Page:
Test Results – Year 1

After learning of my Alpha-Gal Allergy diagnosis last year, I decided I would take the blood test once a year, in hopes that it will someday go away.

From what I’ve learned, it’s possible that your body can “forget” about the allergy if you can gain zero exposure for some amount of time. This may or may not be the case, but I have heard of people who have had this allergy who eventually no longer have it. So I’m holding out hope!

From a post¬†on the Facebook support forums, I learned that LabCorp offers this test, Alpha-Gal Panel, although it does require a doctor’s order. There are actually two tests. One is only the alpha-gal IgE level, while the other (the panel) is the IgE number as well as the breakdown for beef, pork, lamb. I recommend the panel, but it does cost a bit more. Costs will vary depending on your insurance. There’s information on specific costs in the posting, but it’s not terribly expensive. I believe you can get this test done at other places as well, just so long as they send the bloodwork to Viracor, as that is the only place that does the testing, at least to my knowledge.

The test measures your IgE antibody response to galactose-alpha-1,3-galactose (alpha-gal), on a scale of 0-100 kU/ml. Last year, my results were 1.73, and this year they were 12.60. I’m a little saddened but not surprised. Although I try to reduce mammalian meat and by-products from my life, I have made mistakes. I know this because I have had a few reactions throughout the year, as I learn about things like hidden ingredients and cross-contamination. My reactions have not been anaphylactic, more like hives/welts, or increased heart rate, or swelling/redness.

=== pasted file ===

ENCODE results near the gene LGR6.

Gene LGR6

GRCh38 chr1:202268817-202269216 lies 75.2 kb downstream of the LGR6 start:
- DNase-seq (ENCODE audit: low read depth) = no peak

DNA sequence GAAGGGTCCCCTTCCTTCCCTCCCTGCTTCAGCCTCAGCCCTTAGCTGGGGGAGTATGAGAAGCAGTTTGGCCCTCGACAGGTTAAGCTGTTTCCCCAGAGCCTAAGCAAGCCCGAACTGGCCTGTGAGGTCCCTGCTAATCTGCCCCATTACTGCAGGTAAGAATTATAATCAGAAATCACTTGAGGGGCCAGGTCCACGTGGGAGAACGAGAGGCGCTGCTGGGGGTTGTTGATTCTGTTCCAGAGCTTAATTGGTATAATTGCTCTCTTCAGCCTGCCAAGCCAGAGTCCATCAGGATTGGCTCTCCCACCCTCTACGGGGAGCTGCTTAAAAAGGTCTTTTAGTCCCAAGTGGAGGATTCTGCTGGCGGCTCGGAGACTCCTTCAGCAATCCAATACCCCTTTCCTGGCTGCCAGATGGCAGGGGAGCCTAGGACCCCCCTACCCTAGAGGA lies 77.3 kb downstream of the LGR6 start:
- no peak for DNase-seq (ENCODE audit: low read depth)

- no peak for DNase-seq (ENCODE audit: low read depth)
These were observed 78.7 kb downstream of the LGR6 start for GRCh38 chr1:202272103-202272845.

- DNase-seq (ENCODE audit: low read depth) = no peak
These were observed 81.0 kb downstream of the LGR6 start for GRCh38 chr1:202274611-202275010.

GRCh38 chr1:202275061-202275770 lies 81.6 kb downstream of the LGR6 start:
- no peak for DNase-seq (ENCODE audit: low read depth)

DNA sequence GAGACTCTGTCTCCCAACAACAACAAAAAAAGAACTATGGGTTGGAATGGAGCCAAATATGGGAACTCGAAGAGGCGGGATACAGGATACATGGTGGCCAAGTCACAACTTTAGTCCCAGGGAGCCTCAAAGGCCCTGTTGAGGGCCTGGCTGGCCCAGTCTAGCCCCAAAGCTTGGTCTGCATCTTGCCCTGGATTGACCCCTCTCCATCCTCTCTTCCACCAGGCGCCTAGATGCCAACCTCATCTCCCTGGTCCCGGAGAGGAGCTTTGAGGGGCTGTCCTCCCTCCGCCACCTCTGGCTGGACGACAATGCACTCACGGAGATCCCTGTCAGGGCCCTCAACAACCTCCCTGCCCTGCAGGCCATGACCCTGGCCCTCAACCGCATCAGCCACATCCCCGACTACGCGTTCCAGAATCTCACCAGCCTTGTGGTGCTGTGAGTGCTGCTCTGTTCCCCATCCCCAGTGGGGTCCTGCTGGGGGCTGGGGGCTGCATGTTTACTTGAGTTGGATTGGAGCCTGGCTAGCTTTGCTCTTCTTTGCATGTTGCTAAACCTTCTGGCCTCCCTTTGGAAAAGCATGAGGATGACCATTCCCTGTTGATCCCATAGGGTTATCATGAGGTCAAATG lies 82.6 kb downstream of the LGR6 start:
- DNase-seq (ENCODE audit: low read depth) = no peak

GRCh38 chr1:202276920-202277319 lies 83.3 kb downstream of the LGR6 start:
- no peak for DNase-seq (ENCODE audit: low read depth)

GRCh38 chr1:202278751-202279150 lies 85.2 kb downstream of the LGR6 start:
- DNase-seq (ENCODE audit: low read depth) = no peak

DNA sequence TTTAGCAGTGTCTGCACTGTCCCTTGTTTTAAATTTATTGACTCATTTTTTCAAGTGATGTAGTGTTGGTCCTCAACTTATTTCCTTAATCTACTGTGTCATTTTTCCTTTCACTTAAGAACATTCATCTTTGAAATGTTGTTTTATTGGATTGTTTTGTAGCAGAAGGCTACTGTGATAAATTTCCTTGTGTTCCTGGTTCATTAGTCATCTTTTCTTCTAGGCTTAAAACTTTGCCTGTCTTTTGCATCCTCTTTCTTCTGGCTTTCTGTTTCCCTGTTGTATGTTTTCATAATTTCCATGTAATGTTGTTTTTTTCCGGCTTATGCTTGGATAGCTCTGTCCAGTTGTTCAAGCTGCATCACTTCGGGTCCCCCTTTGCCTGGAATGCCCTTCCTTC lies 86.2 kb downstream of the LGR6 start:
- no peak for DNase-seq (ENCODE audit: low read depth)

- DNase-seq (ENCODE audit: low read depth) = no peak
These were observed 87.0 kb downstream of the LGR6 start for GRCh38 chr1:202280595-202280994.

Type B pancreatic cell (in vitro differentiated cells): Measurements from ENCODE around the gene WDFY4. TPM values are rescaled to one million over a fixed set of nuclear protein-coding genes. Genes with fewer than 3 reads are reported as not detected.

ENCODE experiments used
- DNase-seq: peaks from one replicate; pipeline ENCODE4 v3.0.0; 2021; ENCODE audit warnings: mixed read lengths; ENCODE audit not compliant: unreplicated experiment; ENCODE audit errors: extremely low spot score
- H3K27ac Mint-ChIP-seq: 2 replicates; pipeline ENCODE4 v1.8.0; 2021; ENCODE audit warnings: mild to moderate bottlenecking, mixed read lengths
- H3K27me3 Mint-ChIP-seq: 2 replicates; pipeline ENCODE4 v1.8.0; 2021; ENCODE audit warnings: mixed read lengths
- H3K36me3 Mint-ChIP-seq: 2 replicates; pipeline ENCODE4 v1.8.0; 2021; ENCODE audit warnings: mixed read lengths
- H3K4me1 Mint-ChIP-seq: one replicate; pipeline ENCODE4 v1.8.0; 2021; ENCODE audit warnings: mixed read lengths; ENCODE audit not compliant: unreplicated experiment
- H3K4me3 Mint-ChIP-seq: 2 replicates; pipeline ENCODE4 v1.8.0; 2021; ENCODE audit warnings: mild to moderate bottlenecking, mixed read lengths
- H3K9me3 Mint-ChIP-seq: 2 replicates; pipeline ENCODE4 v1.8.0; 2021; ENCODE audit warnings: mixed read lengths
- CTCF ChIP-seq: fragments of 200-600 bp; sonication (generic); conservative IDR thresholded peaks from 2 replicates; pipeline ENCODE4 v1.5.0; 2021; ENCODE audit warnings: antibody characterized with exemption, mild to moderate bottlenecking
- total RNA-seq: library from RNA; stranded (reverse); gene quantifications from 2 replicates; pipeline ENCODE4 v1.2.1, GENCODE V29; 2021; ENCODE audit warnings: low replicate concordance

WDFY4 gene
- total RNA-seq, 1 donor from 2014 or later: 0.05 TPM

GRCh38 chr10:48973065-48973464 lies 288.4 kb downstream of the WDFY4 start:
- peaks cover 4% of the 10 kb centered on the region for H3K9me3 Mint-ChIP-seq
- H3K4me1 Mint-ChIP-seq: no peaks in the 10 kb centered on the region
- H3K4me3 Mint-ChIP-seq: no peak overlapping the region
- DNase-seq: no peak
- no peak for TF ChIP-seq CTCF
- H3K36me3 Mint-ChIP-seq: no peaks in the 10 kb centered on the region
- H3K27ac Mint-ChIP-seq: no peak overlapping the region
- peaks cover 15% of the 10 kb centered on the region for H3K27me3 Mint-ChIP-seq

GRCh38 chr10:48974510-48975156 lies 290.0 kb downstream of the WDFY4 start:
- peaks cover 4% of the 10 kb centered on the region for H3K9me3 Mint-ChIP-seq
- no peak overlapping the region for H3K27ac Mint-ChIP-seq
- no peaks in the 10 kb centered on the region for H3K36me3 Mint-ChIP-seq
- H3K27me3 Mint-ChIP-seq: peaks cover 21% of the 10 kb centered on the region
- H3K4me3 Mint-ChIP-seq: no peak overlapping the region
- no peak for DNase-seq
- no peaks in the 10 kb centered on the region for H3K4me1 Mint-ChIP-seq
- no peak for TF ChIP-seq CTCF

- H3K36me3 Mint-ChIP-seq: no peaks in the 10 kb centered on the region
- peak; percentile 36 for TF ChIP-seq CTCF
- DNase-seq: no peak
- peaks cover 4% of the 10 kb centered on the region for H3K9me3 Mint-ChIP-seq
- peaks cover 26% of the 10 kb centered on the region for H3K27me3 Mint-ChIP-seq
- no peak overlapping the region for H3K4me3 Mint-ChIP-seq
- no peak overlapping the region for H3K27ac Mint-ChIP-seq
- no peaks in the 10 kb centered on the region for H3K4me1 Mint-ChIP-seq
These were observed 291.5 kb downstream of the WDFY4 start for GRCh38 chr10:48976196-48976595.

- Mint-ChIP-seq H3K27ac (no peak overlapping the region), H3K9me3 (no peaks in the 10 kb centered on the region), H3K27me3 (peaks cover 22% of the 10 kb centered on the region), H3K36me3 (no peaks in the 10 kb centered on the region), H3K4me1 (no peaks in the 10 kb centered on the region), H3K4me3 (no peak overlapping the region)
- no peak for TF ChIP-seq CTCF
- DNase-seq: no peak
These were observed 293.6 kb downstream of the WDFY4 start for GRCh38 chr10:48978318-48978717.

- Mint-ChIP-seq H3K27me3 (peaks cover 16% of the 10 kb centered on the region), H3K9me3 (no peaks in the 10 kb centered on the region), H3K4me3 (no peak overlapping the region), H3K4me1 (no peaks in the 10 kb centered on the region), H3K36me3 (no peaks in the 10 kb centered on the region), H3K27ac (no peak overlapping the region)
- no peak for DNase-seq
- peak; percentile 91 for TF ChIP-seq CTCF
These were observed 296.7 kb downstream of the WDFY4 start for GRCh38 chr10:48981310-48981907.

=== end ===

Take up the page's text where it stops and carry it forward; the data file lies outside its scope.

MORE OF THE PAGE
I have heard that the number doesn’t matter. That is if you’re positive, greater than 0.35, then you have the allergy, and there are no levels of severity, per se. There are some who suggest that the higher the number, the worse the condition, as the chart on this page suggests. While there are even others who suggest that it’s the symptoms themselves that determine whether someone should be diagnosed with this allergy. This surprising bit of information comes from Dr. Scott Commins himself in this podcast. Dr. Commins and Dr. Thomas Platts-Mills are early pioneers in discovering this allergy.

While my test results were not ideal, I expected that would be the case. I will do my best for the next year and get tested again, remaining hopeful that I can overcome this allergy. Meanwhile, I’ll keep eating chicken.

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